Hamsters are fun little creatures that can be the perfect first pet for both children and adults. If you’re interested in getting a hamster but feel you don’t know enough about them, fear not. I’m here to teach you the basics of owning a hamster and to steer you in the right direction.
First Time Hamster Owner Tips
Choosing the Breed
In the wild, there are many different species of hamster. But only five of them have been domesticated and are currently kept as pets:
- Syrian hamster
- Roborovski hamster
- Chinese hamster
- Campbell’s Dwarf hamster
- Winter White Russian dwarf hamster
Of these five, the Syrian hamster – also called Golden hamster, Teddy Bear hamster, or Fancy hamster, is the most common one.
Syrian hamsters are solitary and territorial by nature. They are calm and a little bit bigger than the other domesticated breeds, which make them easier to handle. Syrian hamsters live for up to 4 years.
If you’re interested in owning a hamster, I would recommend you to start with a Syrian hamster.
What Supplies Do I Need to Get?
Before you run off to get a hamster, you need to make sure you are prepared and ready to take care of your furry friend beforehand.
These are the most important things you need to get:
Let’s discuss them one by one.
Finding the right cage can be a daunting task for the inexperienced owner, but it doesn’t have to be. Let me give you a quick and easy guide.
Go with a wire cage with a plastic bottom because they are easy to clean, and provide the best ventilation. A wire cage is the best choice for Syrian hamsters.
Buy the largest cage you have room for and can afford. More specifically, it’s the surface area that should be large, not the height. It will allow the hamster to move around and get plenty of exercise and stimulation.
ASPCA believes 10 gallons to be the minimum size.
Avoid tall cages, as hamsters are terrible at climbing down. They could fall and get seriously injured.
Make sure to place the cage in a quiet room without drafts; this will help keep your pet calm and healthy.
And remember, Syrians are solitary creatures. Do NOT keep more than one in the same cage!
There are many different materials to choose from when it comes to hamster bedding. You should only pick one that is safe, clean, and natural.
In my opinion, three materials are better than the rest:
- Shredded paper
- Aspen shavings
- Wood pulp
These three bedding materials all have their pros and cons, so don’t be afraid to try them out to see which one you and your hamster likes the most.
How Hamsters Store So Much Food in Their Cheeks
Because they need a healthy and well-balanced diet, and it can be difficult for a beginner to know what foods to give.
One option is to put together a diet of natural fresh foods. With the right knowledge and some work, that could provide your hamster with the right amounts of proteins, carbs, fat, vitamins, and minerals.
However, I think it’s much easier to go with prepackaged food that you can buy at any well-stocked pet shop, and that’s what I’d recommend for most owners since it should contain all the nutrients your hamster needs to be healthy and happy.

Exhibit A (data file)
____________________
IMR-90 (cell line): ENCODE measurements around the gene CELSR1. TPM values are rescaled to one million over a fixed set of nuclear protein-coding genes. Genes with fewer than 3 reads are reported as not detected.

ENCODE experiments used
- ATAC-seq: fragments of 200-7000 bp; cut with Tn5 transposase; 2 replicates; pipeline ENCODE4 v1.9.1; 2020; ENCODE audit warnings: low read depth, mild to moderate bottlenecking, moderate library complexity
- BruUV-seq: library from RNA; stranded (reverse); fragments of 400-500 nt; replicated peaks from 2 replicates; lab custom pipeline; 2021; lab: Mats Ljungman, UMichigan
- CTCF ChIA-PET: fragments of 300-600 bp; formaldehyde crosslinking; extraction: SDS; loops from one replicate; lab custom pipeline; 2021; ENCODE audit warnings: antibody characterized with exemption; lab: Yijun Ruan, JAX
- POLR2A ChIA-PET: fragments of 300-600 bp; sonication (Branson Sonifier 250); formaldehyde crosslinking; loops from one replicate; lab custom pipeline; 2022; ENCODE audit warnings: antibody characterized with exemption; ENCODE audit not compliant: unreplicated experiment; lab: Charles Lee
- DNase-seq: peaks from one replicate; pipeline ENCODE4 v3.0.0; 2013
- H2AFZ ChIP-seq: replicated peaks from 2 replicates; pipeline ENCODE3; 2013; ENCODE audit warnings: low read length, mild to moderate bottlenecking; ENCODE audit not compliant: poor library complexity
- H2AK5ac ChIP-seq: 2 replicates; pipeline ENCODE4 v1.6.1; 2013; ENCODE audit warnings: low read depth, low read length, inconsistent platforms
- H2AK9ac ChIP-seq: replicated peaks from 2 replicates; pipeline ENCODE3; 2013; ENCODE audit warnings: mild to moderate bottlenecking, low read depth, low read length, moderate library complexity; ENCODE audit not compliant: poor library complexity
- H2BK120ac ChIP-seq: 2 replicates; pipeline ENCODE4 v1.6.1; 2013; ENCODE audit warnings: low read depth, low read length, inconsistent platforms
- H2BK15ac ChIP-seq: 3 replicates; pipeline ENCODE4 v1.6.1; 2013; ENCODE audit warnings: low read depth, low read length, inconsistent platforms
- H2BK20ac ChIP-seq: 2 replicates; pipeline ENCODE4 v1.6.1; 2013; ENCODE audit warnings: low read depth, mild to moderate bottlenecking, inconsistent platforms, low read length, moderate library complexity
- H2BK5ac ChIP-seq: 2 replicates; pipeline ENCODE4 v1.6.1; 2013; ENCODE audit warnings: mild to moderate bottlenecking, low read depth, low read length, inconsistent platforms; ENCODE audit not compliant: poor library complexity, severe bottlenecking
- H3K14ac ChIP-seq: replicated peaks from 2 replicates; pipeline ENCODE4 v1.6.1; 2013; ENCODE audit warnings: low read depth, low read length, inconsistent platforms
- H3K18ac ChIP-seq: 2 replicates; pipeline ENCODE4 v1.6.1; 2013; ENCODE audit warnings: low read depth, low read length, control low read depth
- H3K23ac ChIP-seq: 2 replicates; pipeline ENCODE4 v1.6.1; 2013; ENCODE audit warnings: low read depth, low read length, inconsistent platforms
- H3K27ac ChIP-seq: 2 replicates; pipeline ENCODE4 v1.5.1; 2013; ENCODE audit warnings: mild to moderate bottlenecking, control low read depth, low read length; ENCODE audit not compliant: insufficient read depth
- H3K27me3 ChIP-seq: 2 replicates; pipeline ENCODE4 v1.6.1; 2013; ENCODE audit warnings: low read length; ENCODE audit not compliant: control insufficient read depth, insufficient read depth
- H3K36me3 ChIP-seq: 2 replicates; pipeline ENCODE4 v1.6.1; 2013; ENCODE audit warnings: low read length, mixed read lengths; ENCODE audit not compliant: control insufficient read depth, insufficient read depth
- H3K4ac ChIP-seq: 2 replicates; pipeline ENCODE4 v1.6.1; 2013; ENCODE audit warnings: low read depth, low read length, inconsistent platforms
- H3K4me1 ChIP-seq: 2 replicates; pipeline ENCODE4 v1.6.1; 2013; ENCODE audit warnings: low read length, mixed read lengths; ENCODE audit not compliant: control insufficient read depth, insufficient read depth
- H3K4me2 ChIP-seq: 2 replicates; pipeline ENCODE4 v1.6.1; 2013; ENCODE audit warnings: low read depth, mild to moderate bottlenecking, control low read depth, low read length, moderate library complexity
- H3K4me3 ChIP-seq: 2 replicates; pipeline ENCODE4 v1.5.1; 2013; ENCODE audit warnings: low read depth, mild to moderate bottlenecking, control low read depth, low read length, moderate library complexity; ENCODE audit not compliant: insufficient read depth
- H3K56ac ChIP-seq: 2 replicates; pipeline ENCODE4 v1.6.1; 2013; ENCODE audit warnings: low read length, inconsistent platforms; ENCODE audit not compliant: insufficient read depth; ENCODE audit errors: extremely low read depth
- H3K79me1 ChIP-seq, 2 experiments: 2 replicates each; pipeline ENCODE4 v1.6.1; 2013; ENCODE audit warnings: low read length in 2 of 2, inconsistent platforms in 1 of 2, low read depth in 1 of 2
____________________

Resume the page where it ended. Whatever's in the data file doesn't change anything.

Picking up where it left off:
Ask the staff at your local pet shop for help if you are not sure what food to buy.
To supplement the regular diet, it’s also a good idea to give your hamster tasty treats from time to time.
Slices of apples, strawberries, and grapes are all healthy choices, as long as you give them in moderation, and no more than twice a week.
As a hamster’s teeth never stop growing, you need to provide your them with hard treats, like tree branches or dog biscuits, once a week. Gnawing on something hard will help keep the teeth in check.
Now that you have a cage, bedding, and food, the last things you need to get are what I call the accessories.
The most important ones are:
- Water bottle (change it daily!)
- Food bowl
- Hideout, where your hamster can sleep
- Exercise wheel and a few toys will help activate and stimulate both the brain and the body
- Litter box
Fortunately, if you buy a quality cage, most of these items will already be included.
Smaller issues can quickly become serious health problems, and that’s why it’s important to keep an eye out for behavioral and physical changes in your hamster.
Some of the symptoms to look out for:
- Dull fur
- Wet nose
- Hair loss
- Bad teeth
- Cloudy eyes
If your hamster shows one or more of these symptoms, contact a veterinarian as soon as possible.
This beginner’s guide to owning a hamster was a long text packed with information and advice, and I hope I haven’t discouraged you from getting your first hamster.
To round things off, I have saved perhaps the most important advice for last.
Don’t forget to have fun! 🙂
“A Beginner’s Guide to Owning a Hamster”
GUEST WRITER: John Solvik has had a deep love for animals from an early age. PetAnimalGuide.com is his way of helping pet owners take better care of their furry friends.
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4 thoughts on “A Beginner’s Guide to Owning a Hamster”
thanks i have a healthy hamster now !
Thank you Jeanne for the opportunity to contribute!
Thank YOU, John. All the best!